|May 30, 2008
N.C. – A last minute decision to go fishing with his mother
netted a 13-year-old from Rocky Mount a new freshwater fish state
Travis Jackson reeled in a 4-pound, 15-ounce redear sunfish from a
private pond in Edgecombe County on May 19, using a worm as bait.
The fish measured 15 1/16 inches in length and 18 1/8 inches in
girth. (continued below)
According to Arlene Jackson, Travis’ mother, Jackson was playing
with his Sony PlayStation when she talked him into going fishing
with her and a friend. He agreed, and within an hour, he was reeling
in “one really big bream” from a pond right down the road from his
“We thought it might be a bluegill or a shellcracker,” she said.
“Travis was really excited when he found out it was a state record.”
They had it weighed at the Piggly Wiggly in Rocky Mount. Bill
Collart, a N.C. Wildlife Resources Commission fisheries biologist,
initially verified it as a redear. However, after looking at its
massive size, Collart second-guessed himself and thought it might be
a bluegill instead. He called Wayne Starnes, an ichthyologist with
the N.C. Museum of Natural Sciences, for a second opinion.
“On further digging, into the fish literally, Starnes determined
that I was right to begin with and it was indeed a shellcracker,”
Collart said.“Neither one of us had seen one quite so large and
physical characteristics tend to change with age as well as size.”
Redear sunfish, also known as “shellcrackers,” grow faster and
larger than other sunfish species, often reaching 2 pounds. In areas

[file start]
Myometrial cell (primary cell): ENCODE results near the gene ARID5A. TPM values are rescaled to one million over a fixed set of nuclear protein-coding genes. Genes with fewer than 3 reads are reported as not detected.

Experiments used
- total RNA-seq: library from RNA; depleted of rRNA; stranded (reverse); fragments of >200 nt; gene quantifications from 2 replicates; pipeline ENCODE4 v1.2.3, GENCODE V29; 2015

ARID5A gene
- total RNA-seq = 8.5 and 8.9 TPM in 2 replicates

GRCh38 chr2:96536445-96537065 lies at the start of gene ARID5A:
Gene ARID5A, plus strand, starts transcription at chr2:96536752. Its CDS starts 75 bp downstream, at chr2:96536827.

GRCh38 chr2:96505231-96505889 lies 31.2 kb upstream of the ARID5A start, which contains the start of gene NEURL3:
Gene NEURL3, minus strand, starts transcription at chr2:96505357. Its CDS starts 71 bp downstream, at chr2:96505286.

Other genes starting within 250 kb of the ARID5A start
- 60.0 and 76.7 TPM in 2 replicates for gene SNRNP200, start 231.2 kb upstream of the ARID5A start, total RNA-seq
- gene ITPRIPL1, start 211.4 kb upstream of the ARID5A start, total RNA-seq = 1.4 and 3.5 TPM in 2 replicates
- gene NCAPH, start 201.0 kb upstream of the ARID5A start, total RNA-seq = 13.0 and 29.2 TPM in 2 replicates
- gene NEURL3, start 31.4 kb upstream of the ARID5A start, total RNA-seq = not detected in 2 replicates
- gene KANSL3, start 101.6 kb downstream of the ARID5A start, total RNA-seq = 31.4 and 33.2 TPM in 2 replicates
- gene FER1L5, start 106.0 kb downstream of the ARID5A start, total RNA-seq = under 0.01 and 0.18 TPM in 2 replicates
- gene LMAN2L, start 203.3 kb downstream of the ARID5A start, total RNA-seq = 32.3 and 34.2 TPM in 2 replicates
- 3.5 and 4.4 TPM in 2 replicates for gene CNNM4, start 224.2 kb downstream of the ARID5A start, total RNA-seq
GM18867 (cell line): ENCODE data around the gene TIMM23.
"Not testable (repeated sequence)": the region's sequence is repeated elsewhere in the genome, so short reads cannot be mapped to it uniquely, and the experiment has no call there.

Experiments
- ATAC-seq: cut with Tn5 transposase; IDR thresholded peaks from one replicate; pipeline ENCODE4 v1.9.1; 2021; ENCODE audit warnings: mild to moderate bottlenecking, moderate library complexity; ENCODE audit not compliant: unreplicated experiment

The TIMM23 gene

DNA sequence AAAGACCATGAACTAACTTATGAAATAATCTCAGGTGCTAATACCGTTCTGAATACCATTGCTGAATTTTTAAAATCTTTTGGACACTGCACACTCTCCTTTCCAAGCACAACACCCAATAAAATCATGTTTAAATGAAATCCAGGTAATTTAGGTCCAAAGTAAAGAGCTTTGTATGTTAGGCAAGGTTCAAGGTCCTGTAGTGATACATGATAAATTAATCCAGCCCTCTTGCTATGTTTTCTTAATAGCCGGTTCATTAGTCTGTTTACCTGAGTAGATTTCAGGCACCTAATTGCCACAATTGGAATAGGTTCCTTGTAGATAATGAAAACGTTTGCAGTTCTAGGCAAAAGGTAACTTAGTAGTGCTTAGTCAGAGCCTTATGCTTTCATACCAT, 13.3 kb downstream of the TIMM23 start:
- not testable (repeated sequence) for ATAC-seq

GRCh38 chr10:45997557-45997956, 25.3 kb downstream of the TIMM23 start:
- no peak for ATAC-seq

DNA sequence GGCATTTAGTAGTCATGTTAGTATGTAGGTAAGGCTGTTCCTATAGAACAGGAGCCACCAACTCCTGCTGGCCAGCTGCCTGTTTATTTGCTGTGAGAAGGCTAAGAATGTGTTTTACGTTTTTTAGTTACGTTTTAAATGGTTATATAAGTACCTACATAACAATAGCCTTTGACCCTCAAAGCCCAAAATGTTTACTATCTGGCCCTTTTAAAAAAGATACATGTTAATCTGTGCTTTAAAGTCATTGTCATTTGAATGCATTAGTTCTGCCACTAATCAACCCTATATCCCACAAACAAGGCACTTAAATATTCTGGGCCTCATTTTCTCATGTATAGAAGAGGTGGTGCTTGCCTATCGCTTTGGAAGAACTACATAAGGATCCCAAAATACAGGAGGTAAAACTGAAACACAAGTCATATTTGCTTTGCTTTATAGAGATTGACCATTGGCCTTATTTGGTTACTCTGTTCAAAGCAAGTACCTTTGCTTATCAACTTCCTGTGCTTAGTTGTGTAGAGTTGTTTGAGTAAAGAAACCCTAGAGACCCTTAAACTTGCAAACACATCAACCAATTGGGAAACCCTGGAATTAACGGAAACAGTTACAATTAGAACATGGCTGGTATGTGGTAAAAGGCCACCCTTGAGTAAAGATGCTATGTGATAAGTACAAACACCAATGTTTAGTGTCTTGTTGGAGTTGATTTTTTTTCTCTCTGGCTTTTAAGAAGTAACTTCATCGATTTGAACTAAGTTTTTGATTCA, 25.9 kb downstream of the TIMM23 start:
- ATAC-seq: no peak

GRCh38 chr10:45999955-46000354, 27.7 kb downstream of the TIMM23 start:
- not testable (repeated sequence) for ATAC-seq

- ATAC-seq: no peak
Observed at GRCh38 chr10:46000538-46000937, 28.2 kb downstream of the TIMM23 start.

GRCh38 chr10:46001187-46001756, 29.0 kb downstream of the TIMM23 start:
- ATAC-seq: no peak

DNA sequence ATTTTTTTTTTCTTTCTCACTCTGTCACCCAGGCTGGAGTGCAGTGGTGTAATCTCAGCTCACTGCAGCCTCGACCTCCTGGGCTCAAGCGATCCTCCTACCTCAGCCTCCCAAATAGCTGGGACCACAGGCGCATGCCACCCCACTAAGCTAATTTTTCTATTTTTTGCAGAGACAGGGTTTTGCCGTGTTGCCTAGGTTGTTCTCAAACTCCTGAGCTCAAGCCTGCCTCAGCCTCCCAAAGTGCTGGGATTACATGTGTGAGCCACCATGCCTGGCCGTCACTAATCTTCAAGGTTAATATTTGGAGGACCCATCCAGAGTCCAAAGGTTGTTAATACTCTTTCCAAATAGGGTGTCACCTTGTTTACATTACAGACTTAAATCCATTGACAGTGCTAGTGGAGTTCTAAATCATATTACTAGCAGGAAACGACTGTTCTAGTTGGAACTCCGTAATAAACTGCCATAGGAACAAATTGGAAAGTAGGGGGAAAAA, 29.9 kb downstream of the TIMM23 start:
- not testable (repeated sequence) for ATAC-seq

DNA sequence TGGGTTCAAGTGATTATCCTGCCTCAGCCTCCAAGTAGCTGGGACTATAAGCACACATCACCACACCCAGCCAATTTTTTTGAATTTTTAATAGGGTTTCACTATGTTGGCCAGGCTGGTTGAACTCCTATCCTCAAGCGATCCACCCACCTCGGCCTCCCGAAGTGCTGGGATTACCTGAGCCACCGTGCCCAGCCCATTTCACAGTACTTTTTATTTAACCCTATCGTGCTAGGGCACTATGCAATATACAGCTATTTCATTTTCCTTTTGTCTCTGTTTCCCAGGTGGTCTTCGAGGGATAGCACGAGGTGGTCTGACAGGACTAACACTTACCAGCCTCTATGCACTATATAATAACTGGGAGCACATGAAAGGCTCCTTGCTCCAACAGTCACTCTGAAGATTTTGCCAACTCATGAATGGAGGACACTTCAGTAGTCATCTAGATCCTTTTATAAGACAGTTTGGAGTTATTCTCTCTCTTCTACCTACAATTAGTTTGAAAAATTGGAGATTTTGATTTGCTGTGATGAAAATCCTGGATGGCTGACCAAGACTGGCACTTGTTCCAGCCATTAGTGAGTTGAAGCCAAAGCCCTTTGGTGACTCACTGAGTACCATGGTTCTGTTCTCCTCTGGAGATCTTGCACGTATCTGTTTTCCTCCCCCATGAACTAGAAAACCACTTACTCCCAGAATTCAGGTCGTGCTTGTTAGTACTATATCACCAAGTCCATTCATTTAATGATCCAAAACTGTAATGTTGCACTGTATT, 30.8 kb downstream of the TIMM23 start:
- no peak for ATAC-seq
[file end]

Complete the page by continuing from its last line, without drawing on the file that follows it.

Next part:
in the central Coastal Plain, such as the Tar River from Rocky Mount
to Grimesland, trophy-sized redears can be found in large numbers.
However, a nearly 5-pound redear is a rare catch, as indicated by
the fact that the redear record has been standing since 1994, when
Scott Miller from Rutherfordton caught a 4-pound, 9-ounce
shellcracker from a farm pond in Union County. Miller’s catch tied
the previous record-holder Rondal Sweet, an Alexander County angler
who caught his fish from Lookout Shoals Lake in 1988.
According to Collart, redears are found throughout the state in
streams, lakes and ponds and are caught easily with worms, crickets
and small spinner baits.
“They tend to be deeper in the pond than bluegills, feeding on
creatures living on the bottom, like small crayfish, mussels and
snails, so fishermen need to get their bait deep to catch them or
they’ll end up with a bluegill instead,” Collart said.
To qualify for a state record, anglers must have caught the fish on
a hook and line, have the fish weighed on a certified scale
witnessed by one observer, have the fish positively identified by a
fisheries biologist from the Commission and submit an application
with a full, side-view photo of the fish.